Jingles and {{{HUGS}}} My pony had colic surgury and he went a full week then he started to die in the inside so we had to put him down. I hope things go better for your horse.... I'll be thinking good thoughts

        *Tiffany*

        *founder of the TB/QH clique*
        Tiffany

        *Beanie Bop*

        Comment


        • #5
          Mary's Faith had colic surgery at New Bolton in May of 2002. Recovery was SO painful for ME. I HATED seeing her so miserable. However, her recovery was relatively uneventful & she has recovered fully. She foxchased last winter (one time for FIVE HOURS) & was as full of herself when she came home as when she left (& this mare is 17). She competed 3rd level recognized dressage this summer & trucked some young people around cross country at schoolings.

          I don't know why the vet is recommending hay--obviously opinions differ because Mary was NOT ALLOWED to have hay. She lived on 4 feedings of senior pellets a day for quite a while. We slept in the barn so she could be fed at exactly 6 hour intervals. She does stock up if she's in but we gave her a double stall so she wasn't too bad--I don't think we ever bandaged.

          Turnout started with about 6 panels + gate of the round pen. Then we added a panel every day & finally stretched the round pen out along the fence to make an even bigger space. Then we temporarily fenced one end of the pasture & finally into the pasture with the others.

          Jingles from here for a recovery as successful as Mary's.

          www.rougelandfarm.com Home of TB stallion Alae Rouge, sire of our filly Rose, ribbon-winner on the line at Dressage at Devon.

          Comment

          • Original Poster

            #6
            Thank you, will the incision area need special cleaning and medicating? I'm really worried about infection. I'm very diligent about caring for even small cuts, so you can imagine how much of a wreck I'll be.
            The vet called and estimates that Xpress will be released from the hospital by Wednesday if he begins hand grazing tonight.

            -----------------------------

            http://community.webshots.com/user/xpresssmom

            Comment


            • #7
              My daughter's young TB had colic surgery as a weanling! She had an intestinal bypass. We got her as a yearling, so I can't help you with surgery aftercare.
              I can tell you that in the almost 3 years we've had her I've only had to call the vet out for possible colic once (in the early days I was paranoid). She has thrived and is becoming a wonderful little hunter for my daughter.
              I know you'll get lots of 'life after surgery' stories.
              Good luck!!!
              Y'all ain't right!

              Comment


              • #8
                VTHokie,
                Your vet will give you explicit aftercare instructions as far as feeding and incision care. Mostly it is monitoring the incision site for any signs of infecton ( drainage , excessive swelling , etc.) Most likely your guy will have a ton of skin staples along his ventral midline. Usually all that is needed is checking the area twice a day, wiping off with 4x4 gauze sponge with vets choice of antibiotic solution.Infections may require a few staples to be removed and a culture and sensitivity run to see what antibiotic is best. When the bowel is opened (as it was most likely for your guy to remove the impacted feed material ), the chance of infection is a little bit higher. That being said ., my horse had 2 colic surgeries within 24 hours for a impacted cecum, had 75% of his cecum removed during the second surgery and never got an infection.That was 6 years ago and he has never looked back (and I count my blessings every day) Watching horses come out of general anesthesia is horrible. Especially when its your own!Been there , done that twice!!!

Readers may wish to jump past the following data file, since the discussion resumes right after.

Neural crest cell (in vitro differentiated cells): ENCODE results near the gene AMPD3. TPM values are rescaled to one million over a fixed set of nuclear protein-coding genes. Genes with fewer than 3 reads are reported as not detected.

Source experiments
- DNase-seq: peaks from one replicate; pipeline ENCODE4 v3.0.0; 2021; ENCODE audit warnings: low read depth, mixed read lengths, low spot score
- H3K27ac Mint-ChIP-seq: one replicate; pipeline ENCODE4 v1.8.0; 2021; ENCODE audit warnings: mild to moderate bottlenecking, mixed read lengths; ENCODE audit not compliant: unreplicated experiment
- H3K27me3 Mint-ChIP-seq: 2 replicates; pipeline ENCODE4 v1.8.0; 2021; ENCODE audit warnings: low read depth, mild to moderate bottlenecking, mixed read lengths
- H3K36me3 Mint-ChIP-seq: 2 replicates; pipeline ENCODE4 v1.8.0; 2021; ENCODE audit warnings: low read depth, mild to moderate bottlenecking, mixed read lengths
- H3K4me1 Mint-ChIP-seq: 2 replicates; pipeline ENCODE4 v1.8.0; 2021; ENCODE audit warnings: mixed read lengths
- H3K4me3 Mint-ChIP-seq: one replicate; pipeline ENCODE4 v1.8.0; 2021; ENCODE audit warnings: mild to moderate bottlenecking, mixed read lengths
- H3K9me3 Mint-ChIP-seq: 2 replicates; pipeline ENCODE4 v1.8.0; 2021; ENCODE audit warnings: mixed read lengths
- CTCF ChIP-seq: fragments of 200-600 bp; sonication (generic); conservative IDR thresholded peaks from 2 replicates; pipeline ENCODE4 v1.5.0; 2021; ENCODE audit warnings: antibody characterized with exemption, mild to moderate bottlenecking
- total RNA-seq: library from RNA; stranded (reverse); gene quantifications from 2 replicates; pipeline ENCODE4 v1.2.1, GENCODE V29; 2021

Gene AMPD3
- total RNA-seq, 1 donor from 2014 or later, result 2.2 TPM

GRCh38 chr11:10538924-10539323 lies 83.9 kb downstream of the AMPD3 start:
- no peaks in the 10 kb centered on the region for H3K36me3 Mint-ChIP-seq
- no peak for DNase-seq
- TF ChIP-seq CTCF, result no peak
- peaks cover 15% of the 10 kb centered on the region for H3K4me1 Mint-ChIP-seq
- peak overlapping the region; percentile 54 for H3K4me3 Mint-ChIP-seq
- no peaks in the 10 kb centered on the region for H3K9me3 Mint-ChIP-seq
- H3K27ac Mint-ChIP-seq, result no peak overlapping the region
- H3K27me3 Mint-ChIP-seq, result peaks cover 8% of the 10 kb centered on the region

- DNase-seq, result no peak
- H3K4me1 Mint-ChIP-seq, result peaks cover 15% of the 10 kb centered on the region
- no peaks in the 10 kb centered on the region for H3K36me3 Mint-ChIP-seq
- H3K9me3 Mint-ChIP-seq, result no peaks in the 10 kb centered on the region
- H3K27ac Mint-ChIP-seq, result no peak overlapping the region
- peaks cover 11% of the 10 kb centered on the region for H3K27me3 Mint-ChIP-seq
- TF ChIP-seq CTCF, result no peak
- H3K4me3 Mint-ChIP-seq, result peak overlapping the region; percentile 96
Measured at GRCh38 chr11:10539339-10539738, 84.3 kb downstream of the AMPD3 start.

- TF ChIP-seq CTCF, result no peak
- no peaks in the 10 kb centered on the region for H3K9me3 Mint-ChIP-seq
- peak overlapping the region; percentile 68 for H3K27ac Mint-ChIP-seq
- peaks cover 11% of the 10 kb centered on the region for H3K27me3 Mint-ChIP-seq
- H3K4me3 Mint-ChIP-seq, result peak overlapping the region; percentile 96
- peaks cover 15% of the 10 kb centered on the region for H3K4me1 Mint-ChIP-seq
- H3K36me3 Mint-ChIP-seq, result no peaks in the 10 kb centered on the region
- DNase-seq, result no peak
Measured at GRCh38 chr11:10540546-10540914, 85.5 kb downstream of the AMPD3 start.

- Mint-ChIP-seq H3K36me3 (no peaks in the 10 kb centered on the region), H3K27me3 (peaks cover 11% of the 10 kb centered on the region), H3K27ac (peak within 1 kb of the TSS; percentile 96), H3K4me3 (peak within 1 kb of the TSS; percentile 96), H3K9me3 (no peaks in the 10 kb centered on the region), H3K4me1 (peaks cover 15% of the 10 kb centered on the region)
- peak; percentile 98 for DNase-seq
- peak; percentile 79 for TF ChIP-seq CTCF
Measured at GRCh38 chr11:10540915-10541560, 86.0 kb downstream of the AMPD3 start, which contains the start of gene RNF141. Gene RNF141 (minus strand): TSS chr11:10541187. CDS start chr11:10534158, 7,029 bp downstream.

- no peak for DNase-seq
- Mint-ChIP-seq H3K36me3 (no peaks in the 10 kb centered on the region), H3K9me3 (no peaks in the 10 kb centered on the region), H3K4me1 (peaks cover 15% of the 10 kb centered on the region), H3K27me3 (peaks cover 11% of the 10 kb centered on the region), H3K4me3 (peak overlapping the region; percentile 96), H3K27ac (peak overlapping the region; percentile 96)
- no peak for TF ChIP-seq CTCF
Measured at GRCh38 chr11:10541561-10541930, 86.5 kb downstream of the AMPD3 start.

Properly feeding him when he comes home will be of most importance. His gut motility must be back up and running properly before he gets to eat much roughage (hay)- will probably start out with handfuls .Grass is easier to digest, so if he can handle that hand grazing , then that is a good sign.Your vet should give guidelines on dishcarge and if you have any questions , dont forget to ask!!
                Suture line needs to heal before any big exercise - don't want to end up with a hernia! Ay infection will delay healing time , hence turnout and exercise.
                Best of luck!!
                Luv2Jump

                Comment

                • Original Poster

                  #9
                  Luv2Jump - Thanks! I spoke to the barn owner/manager and she and the staff will help with the hand grazing and care along with my husband. I haven't worked since I moved down here in April and it's killing me to think that I'll have to be gone now when he needs me the most. But I know he'll be in good hands and I'll be going straight to the barn everyday after work for sure.

                  Evalee - Yes, the hay does sound like it could be an unusual recommendation for the immmediate feedings. I will confirm what exactly he should eat when I visit him tomorrow. I was at the hospital with him until 5 o'clock this morning so I may have misunderstood some things.

                  Thanks everyone and keep the advice coming. I'd love to be able to go to the vet tomorrow with all of the ideas and let them determine which are the best for Xpress's specific circumstances.

                  Based on another thread, I'm going to see if Probiotics are recommended, considering the impaction, antibotics from surgery, and the impending weight loss. Anyone recommend a specific brand, best quality?